Apples, drought & democracy

Posted on November 5, 2017


South Africa has certainly had many wake-up calls about the economic, social and political mess that the country is in. They have come through good investigative journalism and also through honest reports produced by official sources. The past week was certainly no exception.

After further revelations about the gangster coterie that has so much influence in the affairs of state came the latest quarterly labour force figures. There was little hope in these, despite the fact that, quarter on quarter, there had been little change: worse was on its way as a parliamentary committee was informed.

Parliament heard that, because of drought, up to 50 000 farmworkers in the Western Cape were likely to lose their jobs. By then, I already had an inkling of what was coming. It arrived in the form of a large box of apples delivered to my door with a message that made me both angry and close to tears.

The apples came from a farm near Ceres where I was told “the dams are dry, the land is cracked and the trees are dying. There will be no new plantings.” The fruit had to be harvested in such quantities there was too much to market and so these – and others – were gifted. Looking sombre my friend noted that 40 farmworkers had already been laid off.

Then came the news about the 50 000. The economic and social consequences are horrific to contemplate. But I am particularly angry because it is a disaster that need not have happened.

I say this confidently because the potential for this tragedy was known about for more than 20 years. I am no prophet. I am a journalist and try to bring facts to the notice of the public and our proclaimed leaders. They, in turn, are supposedly duty bound to keep us informed and to act responsibly in our interests.

They have not. For example, in July 1993 I reported what was already an established fact: “South African urban centres such as Cape Town… are running short of water although built alongside one of the largest aquifers in the country. But this vast underground supply has become badly polluted by years of uncontrolled settlement.”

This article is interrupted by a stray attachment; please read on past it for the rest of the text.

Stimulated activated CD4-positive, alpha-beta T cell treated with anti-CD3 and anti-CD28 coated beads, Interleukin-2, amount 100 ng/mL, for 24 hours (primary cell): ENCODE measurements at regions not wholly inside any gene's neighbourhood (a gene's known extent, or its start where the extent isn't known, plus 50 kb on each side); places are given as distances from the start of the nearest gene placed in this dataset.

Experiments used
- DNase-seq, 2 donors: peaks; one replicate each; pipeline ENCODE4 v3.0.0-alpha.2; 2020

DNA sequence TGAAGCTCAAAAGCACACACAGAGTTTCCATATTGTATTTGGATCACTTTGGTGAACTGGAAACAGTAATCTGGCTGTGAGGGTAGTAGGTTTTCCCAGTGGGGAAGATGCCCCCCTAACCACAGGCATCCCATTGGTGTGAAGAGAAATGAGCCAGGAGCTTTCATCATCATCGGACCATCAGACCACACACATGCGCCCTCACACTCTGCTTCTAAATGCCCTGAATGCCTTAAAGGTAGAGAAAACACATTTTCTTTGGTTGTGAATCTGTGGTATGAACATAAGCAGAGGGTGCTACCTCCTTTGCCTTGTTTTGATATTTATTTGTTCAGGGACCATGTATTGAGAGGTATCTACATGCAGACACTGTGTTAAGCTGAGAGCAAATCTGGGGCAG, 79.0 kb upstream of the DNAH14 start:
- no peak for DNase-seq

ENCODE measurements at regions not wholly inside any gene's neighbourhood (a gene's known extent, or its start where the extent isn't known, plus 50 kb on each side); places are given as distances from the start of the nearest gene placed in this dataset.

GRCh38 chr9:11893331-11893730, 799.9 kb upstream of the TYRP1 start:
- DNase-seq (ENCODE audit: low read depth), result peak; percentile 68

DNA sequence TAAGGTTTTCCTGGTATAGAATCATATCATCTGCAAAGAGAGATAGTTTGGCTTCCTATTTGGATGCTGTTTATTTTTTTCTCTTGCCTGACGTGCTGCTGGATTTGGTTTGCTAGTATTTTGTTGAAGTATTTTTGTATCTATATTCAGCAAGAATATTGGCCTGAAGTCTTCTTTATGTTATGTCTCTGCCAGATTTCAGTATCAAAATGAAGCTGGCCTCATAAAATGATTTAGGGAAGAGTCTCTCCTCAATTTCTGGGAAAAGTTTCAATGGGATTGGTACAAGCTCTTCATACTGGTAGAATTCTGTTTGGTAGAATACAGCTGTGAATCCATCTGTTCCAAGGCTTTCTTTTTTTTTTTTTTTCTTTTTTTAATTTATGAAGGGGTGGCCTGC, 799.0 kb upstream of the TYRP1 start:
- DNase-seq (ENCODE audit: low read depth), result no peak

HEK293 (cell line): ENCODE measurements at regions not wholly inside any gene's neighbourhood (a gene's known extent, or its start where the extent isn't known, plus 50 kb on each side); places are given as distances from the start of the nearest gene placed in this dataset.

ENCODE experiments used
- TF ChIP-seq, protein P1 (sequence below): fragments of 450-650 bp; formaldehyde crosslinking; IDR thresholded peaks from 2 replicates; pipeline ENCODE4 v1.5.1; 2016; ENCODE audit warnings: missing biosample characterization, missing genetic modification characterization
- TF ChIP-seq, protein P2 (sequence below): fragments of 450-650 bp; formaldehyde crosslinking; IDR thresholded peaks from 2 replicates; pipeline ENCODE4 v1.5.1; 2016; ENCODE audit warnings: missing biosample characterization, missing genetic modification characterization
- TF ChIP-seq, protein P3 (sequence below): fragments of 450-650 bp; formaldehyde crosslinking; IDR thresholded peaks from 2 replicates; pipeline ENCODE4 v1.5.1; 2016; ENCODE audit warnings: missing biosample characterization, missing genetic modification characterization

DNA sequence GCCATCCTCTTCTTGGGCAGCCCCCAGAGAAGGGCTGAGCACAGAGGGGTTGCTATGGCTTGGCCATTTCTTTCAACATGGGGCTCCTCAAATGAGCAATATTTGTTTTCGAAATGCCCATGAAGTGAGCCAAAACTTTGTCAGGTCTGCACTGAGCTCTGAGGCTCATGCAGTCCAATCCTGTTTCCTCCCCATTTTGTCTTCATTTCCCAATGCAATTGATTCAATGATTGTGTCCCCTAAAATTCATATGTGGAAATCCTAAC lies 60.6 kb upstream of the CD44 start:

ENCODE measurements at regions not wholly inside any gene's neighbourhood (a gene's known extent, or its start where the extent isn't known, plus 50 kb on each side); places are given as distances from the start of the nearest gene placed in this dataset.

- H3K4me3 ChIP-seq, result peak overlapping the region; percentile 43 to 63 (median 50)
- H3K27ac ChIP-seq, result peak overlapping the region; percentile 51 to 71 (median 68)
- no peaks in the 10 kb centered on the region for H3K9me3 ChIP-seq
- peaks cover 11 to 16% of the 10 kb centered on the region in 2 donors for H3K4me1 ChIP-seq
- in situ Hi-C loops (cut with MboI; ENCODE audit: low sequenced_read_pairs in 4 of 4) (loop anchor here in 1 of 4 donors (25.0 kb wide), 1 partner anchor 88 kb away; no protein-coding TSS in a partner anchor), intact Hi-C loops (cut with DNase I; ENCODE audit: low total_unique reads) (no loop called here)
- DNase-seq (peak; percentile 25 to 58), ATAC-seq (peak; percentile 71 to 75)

This was at the start of a much greater influx of population and an awareness of changing weather patterns. I was not alone. There were other reports too about possible solutions, even such as towing breakaway icebergs from Antarctica into Gordons Bay sputh-east of Cape Town.

However, successive administrations did nothing about it. And the public was generally unaware – uninformed – about the extent of the problem and what might be done to avert future disaster. The media, by and large, but with a few notable exceptions, remained largely oblivious.

Yet, as a veteran trade unionist pointed out to me this week: when the public is informed and acts in concert, things can be changed. She pointed to the massive demonstrations that stopped the Secrecy Bill – the Protection of State Information Bill of 2013 – that had been approved by Parliament’s ANC majority and awaited only the president’s signature.

Had that Bill become law it is unlikely that the latest revelations about corruption and the capture of state institutions by an effective gangster cabal would have come to light in so public a manner. In response to this grotesque distortion of the institutions of South Africa’s constitutional democracy, some trade unionists — most prominently Zwelinzima Vavi of the SA Federation of Trade Unions— have called for “mass mobilisation”.

But to what end? To use that crude, but appropriate, South African expression, the majority of the country is already “gatvol” with what has been going on. Large protests could doubtless be organised, but would surely only be worthwhile if there was a specific object that could be achieved.

Getting rid of one president, changing Tweedledum for Tweedledee, hardly qualifies to get us out of the deep hole, economically, socially and politically in which we have been dug. Mass mobilisation in such circumstances could simply be used as a “safety valve”, a case of “marching them up to the top of the hill, and marching them down again”.

Reliable, accurate, information therefore becomes vital. So support must be given to those media workers and groups who are truly functioning as the eyes and ears of the public. Educated by, and armed with, such information there can be useful debates – sorting wheat from chaff – about goals and policies.

Trade unions, religious communities, civic and human rights groups should take on board the facts, weigh proposed policies and prospects to find a true common purpose. With clear objectives, mass mobilisation then makes sense. But it must be for thoroughgoing democratic transformation, right across the board.

It will be a tough battle. It will be messy. But it could lead to really radical change, to giving “the people” real power through some form of direct democracy; to the egalitarian society envisaged in the Bill of Rights that could once again make South Africa something of a beacon of hope in a world of increasing gloom.

I still look forward to such a day, a day when I will not have to consider that I and my neighbours may have shared the last apples from a Ceres farm.